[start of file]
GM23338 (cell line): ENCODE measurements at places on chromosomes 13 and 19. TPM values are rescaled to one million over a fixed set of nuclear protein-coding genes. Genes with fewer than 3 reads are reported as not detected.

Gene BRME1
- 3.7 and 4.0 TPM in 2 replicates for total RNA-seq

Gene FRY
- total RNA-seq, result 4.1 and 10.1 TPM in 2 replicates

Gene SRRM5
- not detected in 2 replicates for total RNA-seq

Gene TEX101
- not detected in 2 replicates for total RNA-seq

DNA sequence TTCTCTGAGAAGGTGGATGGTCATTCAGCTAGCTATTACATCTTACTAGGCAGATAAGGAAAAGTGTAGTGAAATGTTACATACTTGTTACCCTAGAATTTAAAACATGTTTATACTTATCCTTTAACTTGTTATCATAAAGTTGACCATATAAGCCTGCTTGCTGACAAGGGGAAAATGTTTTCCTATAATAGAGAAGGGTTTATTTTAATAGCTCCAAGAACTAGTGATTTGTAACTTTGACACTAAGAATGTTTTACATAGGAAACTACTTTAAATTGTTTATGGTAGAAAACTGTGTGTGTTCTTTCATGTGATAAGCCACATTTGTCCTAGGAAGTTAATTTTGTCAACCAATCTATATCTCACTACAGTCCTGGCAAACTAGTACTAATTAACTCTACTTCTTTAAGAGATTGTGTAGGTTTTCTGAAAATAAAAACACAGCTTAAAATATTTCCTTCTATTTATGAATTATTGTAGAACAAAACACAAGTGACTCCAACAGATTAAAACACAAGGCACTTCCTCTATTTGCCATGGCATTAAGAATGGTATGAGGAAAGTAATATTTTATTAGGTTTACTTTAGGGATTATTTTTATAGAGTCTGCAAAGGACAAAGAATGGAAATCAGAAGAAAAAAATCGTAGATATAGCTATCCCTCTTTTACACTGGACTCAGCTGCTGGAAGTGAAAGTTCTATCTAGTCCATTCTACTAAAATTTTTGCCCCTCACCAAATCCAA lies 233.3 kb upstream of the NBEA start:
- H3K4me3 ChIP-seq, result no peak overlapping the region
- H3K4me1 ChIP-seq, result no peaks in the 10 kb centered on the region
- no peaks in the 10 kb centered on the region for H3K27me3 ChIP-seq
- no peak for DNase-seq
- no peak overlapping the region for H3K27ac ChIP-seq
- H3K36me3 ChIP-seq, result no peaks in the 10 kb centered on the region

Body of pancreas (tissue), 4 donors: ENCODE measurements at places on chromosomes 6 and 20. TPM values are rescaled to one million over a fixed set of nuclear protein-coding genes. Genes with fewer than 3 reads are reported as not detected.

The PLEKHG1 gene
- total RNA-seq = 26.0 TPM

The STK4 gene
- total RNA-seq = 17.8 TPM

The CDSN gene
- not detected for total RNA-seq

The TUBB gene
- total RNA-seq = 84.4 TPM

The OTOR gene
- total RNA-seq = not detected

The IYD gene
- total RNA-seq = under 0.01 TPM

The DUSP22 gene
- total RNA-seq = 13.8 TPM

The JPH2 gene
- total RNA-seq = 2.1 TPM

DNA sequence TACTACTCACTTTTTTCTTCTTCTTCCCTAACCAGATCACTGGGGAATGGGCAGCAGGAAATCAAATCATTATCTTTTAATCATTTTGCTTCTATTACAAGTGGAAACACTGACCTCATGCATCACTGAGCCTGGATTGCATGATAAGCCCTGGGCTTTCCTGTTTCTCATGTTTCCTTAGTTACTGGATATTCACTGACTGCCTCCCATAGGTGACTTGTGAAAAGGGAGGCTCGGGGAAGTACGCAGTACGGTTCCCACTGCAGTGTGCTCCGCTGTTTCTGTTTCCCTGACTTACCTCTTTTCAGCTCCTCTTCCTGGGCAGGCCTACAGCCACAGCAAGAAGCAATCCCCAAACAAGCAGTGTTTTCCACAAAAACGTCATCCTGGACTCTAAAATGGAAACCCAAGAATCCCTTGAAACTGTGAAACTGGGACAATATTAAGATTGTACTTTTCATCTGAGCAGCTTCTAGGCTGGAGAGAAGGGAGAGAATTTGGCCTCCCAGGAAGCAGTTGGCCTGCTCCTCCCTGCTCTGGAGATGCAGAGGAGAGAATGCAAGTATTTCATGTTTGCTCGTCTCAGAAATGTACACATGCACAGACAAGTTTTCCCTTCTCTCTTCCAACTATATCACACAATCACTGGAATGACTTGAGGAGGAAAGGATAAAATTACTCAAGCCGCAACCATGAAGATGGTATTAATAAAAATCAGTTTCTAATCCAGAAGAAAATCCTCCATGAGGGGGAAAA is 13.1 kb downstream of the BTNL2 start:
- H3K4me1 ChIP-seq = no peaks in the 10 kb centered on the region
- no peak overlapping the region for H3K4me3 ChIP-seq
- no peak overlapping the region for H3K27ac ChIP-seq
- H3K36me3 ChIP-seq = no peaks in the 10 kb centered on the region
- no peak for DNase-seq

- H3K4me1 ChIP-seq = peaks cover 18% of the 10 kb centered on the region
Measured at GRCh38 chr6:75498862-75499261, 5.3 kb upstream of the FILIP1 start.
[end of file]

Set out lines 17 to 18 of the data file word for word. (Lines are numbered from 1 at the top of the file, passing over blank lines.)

Body of pancreas (tissue), 4 donors: ENCODE measurements at places on chromosomes 6 and 20. TPM values are rescaled to one million over a fixed set of nuclear protein-coding genes. Genes with fewer than 3 reads are reported as not detected.

The PLEKHG1 gene